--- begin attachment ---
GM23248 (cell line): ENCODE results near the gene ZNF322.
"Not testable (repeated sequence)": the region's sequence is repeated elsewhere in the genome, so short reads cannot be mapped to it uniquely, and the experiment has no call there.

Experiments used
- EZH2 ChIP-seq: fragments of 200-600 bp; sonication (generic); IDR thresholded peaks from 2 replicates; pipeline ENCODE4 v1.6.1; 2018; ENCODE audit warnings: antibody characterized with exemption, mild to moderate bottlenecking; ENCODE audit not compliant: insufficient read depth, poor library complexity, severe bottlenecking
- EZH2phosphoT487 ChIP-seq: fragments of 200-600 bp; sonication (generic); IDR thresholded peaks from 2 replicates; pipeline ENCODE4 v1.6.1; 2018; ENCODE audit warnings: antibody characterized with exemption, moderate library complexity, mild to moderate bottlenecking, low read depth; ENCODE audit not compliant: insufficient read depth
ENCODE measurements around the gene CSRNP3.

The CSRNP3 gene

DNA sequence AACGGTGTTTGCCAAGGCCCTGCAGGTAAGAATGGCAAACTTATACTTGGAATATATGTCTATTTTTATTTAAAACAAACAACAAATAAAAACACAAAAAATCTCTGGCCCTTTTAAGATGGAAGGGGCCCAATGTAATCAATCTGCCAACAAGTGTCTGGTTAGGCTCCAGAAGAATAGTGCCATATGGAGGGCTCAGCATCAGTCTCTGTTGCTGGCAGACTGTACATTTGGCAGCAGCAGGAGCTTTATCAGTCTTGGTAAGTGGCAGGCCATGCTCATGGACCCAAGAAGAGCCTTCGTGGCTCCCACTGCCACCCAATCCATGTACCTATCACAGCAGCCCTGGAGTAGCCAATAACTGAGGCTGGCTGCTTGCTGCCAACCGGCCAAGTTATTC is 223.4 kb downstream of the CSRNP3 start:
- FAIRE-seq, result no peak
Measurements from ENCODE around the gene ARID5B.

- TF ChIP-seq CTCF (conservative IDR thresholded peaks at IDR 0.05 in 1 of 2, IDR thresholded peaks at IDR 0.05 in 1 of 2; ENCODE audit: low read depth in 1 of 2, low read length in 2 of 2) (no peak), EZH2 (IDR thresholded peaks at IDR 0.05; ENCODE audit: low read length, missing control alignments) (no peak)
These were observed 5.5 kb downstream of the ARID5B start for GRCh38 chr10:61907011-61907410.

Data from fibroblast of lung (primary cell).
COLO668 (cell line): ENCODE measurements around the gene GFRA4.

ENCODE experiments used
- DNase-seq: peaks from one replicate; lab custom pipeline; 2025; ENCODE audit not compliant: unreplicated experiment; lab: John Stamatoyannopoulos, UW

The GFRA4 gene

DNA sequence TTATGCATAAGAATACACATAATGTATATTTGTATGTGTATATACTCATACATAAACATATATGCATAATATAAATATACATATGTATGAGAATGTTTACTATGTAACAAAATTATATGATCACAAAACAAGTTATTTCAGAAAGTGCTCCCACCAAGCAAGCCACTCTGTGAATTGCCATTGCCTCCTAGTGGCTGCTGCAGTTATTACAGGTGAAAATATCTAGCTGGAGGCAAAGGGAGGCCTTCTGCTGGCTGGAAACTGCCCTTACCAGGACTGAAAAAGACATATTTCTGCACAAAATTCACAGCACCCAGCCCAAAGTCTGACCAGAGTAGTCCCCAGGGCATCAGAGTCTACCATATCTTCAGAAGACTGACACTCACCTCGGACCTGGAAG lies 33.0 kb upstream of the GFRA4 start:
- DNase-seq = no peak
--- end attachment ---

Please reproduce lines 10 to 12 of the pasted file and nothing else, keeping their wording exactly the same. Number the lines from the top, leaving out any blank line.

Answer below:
Measurements from ENCODE around the gene ARID5B.

- TF ChIP-seq CTCF (conservative IDR thresholded peaks at IDR 0.05 in 1 of 2, IDR thresholded peaks at IDR 0.05 in 1 of 2; ENCODE audit: low read depth in 1 of 2, low read length in 2 of 2) (no peak), EZH2 (IDR thresholded peaks at IDR 0.05; ENCODE audit: low read length, missing control alignments) (no peak)
These were observed 5.5 kb downstream of the ARID5B start for GRCh38 chr10:61907011-61907410.